That said, I can be losing my mind trying to find the kitchen scissors; he has taken them and they could be anywhere. In his very creative brain, putting things away neatly and completely doesn’t fly. What counts is getting the thing done and done right. And while I deeply appreciate all his hard work, it drives me nuts when I can’t find the damned scissors!

So when I watch “Monsters Inc.” for the millionth time, I laugh my head off when they sing the “put that thing back where it came from or so help me!” It’s a current thing at our house—trust me!

*By the way, the title for this blog comes directly from Monsters Inc.

 

 

“Hawaii” by James Mitchner

I have had a “thing” for Hawaii since I was in my teens. There always seemed to be a pull to go there that I couldn’t explain. When *James Mitchner’s book, “Hawaii” came out and then the movie, I fell even deeper in love with Hawaii. How is it that we are drawn to places we have never been to before? Could it be a past life that we don’t remember?

Last year when I went to Oahu I felt immediately at home. Every day there were little rainbows in the sky along with white doves, and usually each morning there was a brief and gentle rain.

The tours I took were wonderful, and most of the tour drivers were born in Hawaii. On one occasion we drove by the house that the driver lived in, and all the aunties were sitting on the porch drinking tea. When the bus drove by, we all waved, and they waved right back.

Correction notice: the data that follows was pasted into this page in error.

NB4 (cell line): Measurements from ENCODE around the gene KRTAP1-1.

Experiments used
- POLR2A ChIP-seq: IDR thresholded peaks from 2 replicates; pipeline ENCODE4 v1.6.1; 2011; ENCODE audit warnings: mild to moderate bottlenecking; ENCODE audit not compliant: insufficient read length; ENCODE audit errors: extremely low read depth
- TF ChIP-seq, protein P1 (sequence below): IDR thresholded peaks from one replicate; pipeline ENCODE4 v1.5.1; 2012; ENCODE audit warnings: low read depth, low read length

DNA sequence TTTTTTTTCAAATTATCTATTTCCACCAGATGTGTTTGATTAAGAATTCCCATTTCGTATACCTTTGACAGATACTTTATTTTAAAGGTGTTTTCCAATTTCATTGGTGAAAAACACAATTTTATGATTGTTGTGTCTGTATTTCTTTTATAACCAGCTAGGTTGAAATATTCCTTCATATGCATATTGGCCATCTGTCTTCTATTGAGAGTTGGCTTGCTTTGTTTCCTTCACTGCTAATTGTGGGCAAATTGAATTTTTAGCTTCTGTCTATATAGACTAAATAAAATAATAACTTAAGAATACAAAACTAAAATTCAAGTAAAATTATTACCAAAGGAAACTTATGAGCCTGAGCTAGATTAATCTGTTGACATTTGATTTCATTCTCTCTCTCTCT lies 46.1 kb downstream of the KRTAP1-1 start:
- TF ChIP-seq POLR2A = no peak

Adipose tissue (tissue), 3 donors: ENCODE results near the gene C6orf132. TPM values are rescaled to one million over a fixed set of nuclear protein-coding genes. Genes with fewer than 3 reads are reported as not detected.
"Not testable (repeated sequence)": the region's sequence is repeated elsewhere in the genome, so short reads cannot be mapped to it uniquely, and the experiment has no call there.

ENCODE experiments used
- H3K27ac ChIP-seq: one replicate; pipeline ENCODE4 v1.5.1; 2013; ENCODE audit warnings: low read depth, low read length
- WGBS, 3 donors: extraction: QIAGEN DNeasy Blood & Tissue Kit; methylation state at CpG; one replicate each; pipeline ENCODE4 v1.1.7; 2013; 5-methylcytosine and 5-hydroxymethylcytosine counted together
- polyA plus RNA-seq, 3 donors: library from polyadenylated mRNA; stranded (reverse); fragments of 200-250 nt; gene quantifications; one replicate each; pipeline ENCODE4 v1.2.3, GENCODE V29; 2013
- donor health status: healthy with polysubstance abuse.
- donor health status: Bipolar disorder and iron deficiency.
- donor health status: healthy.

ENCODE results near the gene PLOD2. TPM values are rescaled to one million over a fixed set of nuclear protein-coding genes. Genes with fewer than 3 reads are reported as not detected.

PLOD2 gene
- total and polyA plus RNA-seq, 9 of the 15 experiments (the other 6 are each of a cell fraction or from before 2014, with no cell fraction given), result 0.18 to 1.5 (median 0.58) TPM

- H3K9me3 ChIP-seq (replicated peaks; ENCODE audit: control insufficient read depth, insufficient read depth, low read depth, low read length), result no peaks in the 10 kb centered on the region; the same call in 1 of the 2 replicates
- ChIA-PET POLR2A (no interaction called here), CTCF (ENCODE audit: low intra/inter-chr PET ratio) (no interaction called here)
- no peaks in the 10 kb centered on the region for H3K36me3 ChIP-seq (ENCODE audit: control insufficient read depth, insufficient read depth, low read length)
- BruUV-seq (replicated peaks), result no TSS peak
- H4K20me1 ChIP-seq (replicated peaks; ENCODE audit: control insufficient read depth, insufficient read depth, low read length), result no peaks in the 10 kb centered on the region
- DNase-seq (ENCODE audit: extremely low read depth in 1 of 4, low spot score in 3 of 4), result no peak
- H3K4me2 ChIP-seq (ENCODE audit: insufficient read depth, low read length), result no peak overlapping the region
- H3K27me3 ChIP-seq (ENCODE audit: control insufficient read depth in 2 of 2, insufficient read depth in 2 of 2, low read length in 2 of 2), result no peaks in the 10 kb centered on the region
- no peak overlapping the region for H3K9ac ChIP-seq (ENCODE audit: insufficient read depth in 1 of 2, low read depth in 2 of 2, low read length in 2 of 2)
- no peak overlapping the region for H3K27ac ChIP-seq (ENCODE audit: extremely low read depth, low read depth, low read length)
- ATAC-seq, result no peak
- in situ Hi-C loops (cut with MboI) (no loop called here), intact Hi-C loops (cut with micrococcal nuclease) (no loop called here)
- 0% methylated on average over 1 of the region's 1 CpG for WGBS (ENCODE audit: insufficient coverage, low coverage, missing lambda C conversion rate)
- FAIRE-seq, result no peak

As Hawaii’s history is vast and interesting, I’m sure that there are many books that tell all the stories of Hawaii, but James Mitchner’s book made it come to life. I also remember as a child when Hawaii and Alaska become part of the United States.

Isn’t it strange and wonderful how we are attracted to different places? Who knows? Perhaps we lived in places like Hawaii in another life. But all I know is how I felt being there for two weeks; somehow, I felt at home.

I’ve heard friends of mine say that they felt absolutely at home when they went to another country or another state. We may never know the answer as to why we feel so comfortable there; who knows? Just speaking for myself, I not only felt at home in Oahu, but I felt as though somehow that I had been there before.

If you get the urge to go somewhere, do it. You might find that you feel completely at home; perhaps from another time. All I know is that I love Hawaii unconditionly; the “why” doesn’t matter.

*From Wikipedia:

James Albert Michener February 3, 1907 – October 16, 1997) was an American author. He wrote more than 40 books, most of which were lengthy, fictional family sagas covering the lives of many generations in particular geographic locales and incorporating solid history. Michener had numerous bestsellers and works selected for Book of the Month Club, and was known for his meticulous research behind the books.[2]

Michener’s books include Tales of the South Pacific for which he won the Pulitzer Prize for Fiction in 1948, HawaiiThe DriftersCentennialThe SourceThe Fires of SpringChesapeakeCaribbeanCaravansAlaskaTexasSpace, and Poland, as well as The Bridges at Toko-ri. His non-fiction works include Iberia, about his travels in Spain and Portugal; his memoir titled The World Is My Home; and Sports in AmericaReturn to Paradise combines fictional short stories with Michener’s factual descriptions of the Pacific areas where they take place.[2]

His first book was adapted as the popular Broadway musical South Pacific by Rodgers and Hammerstein, and later as eponymous feature films in 1958 and 2001, adding to his financial success. A number of his other stories and novels were adapted for films or TV series.